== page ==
Since we posted the proposal of instituting minimum wage in Singapore, some readers have asked questions about its feasibility. Will it raise the cost of business? Will it cause more unemployment? One even said that it was unworkable. The Singapore Democrats present more information on this topic and provide compelling reasons how such legislation will help not just help the workers but the economy in general.
What is minimum wage?
Minimum wage is mandated by law where a worker cannot be paid below a ceratin amount (usually calculated on an hourly basis).
What are some of the benefits of having minimum wage?
One, it minimises exploitation of workers. Singaporean workers are paid very poorly in relation to the cost of living in this country. In a survey conducted by the Global Competitiveness Report, Singaporeans are among the worst paid in the world after one accounts for productivity. Out of 59 countries surveyed in the study, Singapore ranked 56th. Only Russia, Ukraine and Ecuador paid their workers more poorly.
Another indicator is that while Singapore’s GDP income is 25 times that of Indonesia’s, our labour costs is only 1.6 times as great. This tells us that for the kind of work that they produce, working Singaporeans are not being paid equitably.
Even the Government has admitted that while the country’s GDP levels are high, our wage structures remain at the Third World level.
Two, minimum wage increases the purchasing power of Singaporeans which helps the general economy.
Three, it raises the productivity of workers. Workers who are underpaid have to find alternatively sources of income such as taking on a second job. Under such stressful conditions, can an employee give their 100 percent to their first job? Financial stress and insecurity bring added problems at home. This again boomerangs on a worker’s performance in the workplace. Worker efficiency and labour productivity suffer when workers’ salaries are not commensurate with living costs. Paying workers unjust wages may well be a case of being penny wise, pound foolish.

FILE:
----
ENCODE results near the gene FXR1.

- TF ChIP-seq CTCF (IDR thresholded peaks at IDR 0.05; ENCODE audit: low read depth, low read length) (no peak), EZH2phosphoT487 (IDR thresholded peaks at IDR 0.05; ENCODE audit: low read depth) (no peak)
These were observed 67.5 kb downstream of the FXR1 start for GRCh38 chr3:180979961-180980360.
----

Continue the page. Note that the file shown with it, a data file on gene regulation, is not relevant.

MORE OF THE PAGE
Four, higher wages encourage employees to stick with one employer instead of job-hopping. This enables workers to learn new skills and gain important experience which, in turn, benefits the company. Conversely, employers are more willing to train the workers rather than go for the lowest wage “bidder” for the job. Increase in employer-employee trust and loyalty can only boost productivity and lower other cost factors.
Won’t minimum wage drive up costs and thus cause less people to be employed?
Studies by some economists in the US show that minimum wage, while causing increases in salaries, show no signs in decreasing the number of jobs.
Of course, there will be a “tipping point” beyond which minimum wage becomes counterproductive. That is, the minimum wage is so high that businesses have to close, resulting in retrenchment, or that they cannot afford to employ more people.
But this is where market forces come in where employers and employees come to a compromise/agreement on the level of a healthy and productive minimum wage which benefits both sides. But the point is that there must be this tension between management and workers. In Singapore at present, no such mechanism for bargaining exists. The PAP Government is the employer and final arbiter on wage levels, and it insists that there should not be minimum wage. In the meantime, Singaporeans continue to labour under impossibly low wages.
We cannot even begin a debate about whether a certain level of minimum wage is too little or too much because we’re not even at the starters’ block!
Perhaps the most convincing evidence in support of minimum wage is the fact that many countries have it and, more important, they are doing much better than Singapore in terms of economic performance. The best example is Ireland where the minimum wage is US$8 per hour. Yet the country has the fourth-highest GDP per head in the world in 2005, low unemployment not to mention a very free political system (meaning a strong labour movement as well). It is also one of the most competitive economies in the world in terms of attracting investments from multinational companies. Ireland’s economic performance really blasts a gaping hole in the PAP’s propaganda that low wages and a one-party rule are necessary for economic progress.
Country & minimum wage (Amounts are all in US$ per hour)
Australia – Approximately $9 ($362/week)
Canada – $4.86 to $7 depending on the region
Finland – $6.50
Ireland – $8
New Zealand – $6.45
UK – $5.27 to $8.53 depending on age and qualifications
US – $5.15
Note: Switzerland, a country whose living standards the PAP has promised Singaporeans years ago, does not have minimum wage but collective bargaining by trade unions ensure that monthly wages don’t go below US$2,330 a month.